Can Anyone Identify?

Donzi22c

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I have what I believe to be an old French clock in need of repair and re-plating. The clock does not keep time and clearly needs to be re-plated. I have no confirmed information regarding to origin other than it should be about 100 years old and is believed to be French. I am considering having work done to it but am hoping to learn more about its' origin and hopefully some idea of current value before I commit to repairing it. Can anyone offer any information from the attached photos? I cannot find any identifying marks on the clock. Thank you in advance for any assistance you may be able to provide,

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new2clocks

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Welcome to the forum.

I have no confirmed information regarding to origin other than it should be about 100 years old and is believed to be French
It certainly appears to be French and over 100 years old.

The mark on the backplate (the back of the movement) appears to be that of Marti, one of the mass producers of French movements in the mid to late 19th and early 20th century.

Please provide a better picture of the mark (the circular inscription) on the back plate to confirm or correct.

Regards.
 

bruce linde

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It does not 'clearly need to be re-plated'… It needs to be serviced, with the movement not mounted off-center like it currently is. You said it doesn't keep time but I can't imagine it'll even run like that.

Mechanical clocks need to be serviced every 5 to 10 years ... this looks like it's been five times that.

Some of us prefer clocks that look old... If it were mine I would very gently wash the outside of the case (after removing the movement) with a damp cloth, and maybe q-tips or a toothbrush. I would certainly not spend any money having the case re-gilded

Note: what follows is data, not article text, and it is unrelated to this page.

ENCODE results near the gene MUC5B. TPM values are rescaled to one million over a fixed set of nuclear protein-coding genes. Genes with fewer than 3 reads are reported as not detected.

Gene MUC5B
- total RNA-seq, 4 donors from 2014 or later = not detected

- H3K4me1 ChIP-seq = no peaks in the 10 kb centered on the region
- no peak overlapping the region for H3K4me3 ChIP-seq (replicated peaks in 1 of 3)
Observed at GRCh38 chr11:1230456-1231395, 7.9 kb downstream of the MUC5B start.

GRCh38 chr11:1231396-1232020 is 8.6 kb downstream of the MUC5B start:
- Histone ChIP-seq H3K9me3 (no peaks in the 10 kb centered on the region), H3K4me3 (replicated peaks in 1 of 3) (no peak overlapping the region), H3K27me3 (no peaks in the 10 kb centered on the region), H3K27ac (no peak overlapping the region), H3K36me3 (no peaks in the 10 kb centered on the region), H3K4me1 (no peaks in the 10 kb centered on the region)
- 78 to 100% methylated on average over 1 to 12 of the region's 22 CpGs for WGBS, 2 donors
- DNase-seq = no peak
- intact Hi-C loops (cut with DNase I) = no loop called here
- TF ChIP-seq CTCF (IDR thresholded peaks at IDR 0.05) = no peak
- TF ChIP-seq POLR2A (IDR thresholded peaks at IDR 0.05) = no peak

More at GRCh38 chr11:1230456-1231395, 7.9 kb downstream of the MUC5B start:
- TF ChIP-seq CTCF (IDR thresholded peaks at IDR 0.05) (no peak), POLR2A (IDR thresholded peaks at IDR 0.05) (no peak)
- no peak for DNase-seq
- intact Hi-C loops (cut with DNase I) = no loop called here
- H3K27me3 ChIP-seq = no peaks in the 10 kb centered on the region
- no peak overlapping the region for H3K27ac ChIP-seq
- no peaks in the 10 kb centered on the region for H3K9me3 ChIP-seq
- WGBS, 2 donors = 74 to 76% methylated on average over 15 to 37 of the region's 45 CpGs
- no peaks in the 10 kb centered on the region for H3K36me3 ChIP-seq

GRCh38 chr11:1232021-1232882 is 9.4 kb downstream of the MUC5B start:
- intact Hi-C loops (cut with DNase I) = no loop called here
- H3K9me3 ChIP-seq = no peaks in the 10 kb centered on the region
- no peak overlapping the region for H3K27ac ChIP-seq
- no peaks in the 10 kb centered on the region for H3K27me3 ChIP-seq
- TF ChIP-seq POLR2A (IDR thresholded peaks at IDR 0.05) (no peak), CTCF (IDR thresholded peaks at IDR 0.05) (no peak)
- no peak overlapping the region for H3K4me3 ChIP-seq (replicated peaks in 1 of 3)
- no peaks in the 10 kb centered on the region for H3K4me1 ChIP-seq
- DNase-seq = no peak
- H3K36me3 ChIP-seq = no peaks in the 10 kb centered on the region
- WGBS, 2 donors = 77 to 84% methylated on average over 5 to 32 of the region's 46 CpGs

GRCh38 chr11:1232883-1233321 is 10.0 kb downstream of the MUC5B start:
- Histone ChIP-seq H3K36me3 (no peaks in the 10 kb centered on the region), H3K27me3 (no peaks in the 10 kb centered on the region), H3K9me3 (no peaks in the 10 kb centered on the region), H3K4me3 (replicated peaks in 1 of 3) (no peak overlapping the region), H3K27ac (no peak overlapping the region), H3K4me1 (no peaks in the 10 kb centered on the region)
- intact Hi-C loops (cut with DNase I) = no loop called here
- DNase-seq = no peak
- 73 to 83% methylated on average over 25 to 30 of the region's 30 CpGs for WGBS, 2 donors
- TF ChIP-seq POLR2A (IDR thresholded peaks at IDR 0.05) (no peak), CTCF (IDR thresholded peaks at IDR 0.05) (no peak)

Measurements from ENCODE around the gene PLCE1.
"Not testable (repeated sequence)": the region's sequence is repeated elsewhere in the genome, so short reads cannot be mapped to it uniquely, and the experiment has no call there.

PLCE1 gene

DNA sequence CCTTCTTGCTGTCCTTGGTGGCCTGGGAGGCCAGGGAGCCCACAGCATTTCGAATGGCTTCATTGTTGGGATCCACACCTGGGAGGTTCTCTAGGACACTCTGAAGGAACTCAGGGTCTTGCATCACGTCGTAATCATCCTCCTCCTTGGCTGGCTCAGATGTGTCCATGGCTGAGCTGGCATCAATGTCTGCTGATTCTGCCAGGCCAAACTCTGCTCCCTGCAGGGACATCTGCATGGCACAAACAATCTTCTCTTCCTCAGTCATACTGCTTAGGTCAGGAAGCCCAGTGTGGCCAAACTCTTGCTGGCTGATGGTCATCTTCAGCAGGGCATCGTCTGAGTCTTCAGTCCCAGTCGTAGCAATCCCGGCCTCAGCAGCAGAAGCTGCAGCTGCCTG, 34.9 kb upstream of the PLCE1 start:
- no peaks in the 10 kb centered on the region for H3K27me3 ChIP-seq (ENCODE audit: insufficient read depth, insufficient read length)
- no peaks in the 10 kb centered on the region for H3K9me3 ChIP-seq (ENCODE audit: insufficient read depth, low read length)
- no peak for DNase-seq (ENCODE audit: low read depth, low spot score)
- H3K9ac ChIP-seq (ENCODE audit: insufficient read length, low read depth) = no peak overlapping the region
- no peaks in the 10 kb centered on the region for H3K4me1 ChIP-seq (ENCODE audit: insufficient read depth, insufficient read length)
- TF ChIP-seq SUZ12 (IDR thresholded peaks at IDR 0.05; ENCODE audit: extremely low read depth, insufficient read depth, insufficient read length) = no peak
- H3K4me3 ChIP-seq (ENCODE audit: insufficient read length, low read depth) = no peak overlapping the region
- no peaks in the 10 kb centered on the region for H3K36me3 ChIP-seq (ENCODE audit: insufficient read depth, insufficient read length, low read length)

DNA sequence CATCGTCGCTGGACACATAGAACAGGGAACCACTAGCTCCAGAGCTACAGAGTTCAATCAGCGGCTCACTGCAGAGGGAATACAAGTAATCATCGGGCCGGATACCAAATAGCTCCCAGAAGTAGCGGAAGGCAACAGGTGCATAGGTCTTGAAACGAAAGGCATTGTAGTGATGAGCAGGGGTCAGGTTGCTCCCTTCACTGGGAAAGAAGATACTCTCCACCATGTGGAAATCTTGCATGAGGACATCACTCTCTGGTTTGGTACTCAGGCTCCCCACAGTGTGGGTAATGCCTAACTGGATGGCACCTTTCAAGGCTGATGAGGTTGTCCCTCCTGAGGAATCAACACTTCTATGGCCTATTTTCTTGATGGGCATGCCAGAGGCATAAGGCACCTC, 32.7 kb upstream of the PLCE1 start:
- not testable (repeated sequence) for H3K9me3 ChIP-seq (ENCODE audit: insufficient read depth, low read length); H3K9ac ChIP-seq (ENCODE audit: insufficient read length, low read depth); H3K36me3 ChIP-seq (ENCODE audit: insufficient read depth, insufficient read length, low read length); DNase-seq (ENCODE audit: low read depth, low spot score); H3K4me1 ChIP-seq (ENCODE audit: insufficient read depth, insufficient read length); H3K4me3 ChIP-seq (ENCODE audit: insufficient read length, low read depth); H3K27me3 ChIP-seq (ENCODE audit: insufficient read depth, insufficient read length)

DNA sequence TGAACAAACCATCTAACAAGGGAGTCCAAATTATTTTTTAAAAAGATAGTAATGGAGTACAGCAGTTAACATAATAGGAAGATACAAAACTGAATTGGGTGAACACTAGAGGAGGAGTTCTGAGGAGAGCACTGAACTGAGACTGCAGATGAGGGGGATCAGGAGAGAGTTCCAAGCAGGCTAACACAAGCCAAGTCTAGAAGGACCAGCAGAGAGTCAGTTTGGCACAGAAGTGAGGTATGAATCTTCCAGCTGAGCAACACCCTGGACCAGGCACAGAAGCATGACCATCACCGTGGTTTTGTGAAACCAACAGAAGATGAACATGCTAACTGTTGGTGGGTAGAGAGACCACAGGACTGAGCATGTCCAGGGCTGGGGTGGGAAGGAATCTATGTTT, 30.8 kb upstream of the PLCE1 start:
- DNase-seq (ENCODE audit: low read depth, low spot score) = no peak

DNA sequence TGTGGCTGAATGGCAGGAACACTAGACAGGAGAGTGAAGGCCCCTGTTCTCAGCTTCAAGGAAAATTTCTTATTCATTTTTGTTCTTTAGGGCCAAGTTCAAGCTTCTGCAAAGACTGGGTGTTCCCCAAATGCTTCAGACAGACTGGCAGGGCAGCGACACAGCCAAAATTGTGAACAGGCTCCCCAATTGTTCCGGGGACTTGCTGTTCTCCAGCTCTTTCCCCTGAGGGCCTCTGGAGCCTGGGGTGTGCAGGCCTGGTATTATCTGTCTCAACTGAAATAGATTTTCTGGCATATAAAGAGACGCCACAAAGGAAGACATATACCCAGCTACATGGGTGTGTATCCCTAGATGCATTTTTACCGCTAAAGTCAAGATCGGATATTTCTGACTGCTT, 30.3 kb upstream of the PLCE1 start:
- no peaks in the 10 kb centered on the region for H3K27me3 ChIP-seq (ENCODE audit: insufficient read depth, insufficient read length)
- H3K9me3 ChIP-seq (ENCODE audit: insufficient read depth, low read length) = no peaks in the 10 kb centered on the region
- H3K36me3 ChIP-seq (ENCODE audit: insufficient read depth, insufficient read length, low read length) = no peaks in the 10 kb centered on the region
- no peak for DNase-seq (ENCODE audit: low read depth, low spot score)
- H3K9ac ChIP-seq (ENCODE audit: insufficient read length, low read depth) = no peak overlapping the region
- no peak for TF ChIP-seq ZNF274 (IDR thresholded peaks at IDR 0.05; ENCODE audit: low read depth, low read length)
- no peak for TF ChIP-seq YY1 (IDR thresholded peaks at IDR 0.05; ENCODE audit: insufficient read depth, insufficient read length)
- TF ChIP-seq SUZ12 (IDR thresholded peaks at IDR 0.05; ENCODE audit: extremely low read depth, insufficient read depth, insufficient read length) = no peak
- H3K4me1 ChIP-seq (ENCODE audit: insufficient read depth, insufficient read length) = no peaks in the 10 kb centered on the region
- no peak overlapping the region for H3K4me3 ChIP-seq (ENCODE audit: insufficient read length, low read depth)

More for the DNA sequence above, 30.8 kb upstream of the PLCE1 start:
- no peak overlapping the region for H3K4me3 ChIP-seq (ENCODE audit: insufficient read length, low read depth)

It's a nice clock, but the market is really soft for anything less than the top clocks. The cost of having someone skilled work on it would probably exceed the value once serviced and cleaned up…

My recommendation would be to look around for someone who could service the movement… Which you could pull yourself and ship to them… And enjoy the clock once it's running and keeping time
 

Donzi22c

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Thank you for your advice and I will start along that path. I am attaching a pic of the insignia which shows it to be an A.D.Mougin.
Clock Insignia.jpg
Clock Insignia.jpg
 

new2clocks

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Thank you for your advice and I will start along that path. I am attaching a pic of the insignia which shows it to be an A.D.Mougin. View attachment 730003 View attachment 730003
Thanks for the photo.

You have a fine French clock. There is not too much known about Mougin, as stated on these forums by Jmclaugh:

"...there appears to be little information about the firm available other than; believed to have been based in Herimoncourt mid to late 19th C, an 1880 address in Paris, 75 Rue Turrenne, and the firm exhibited in 1900..."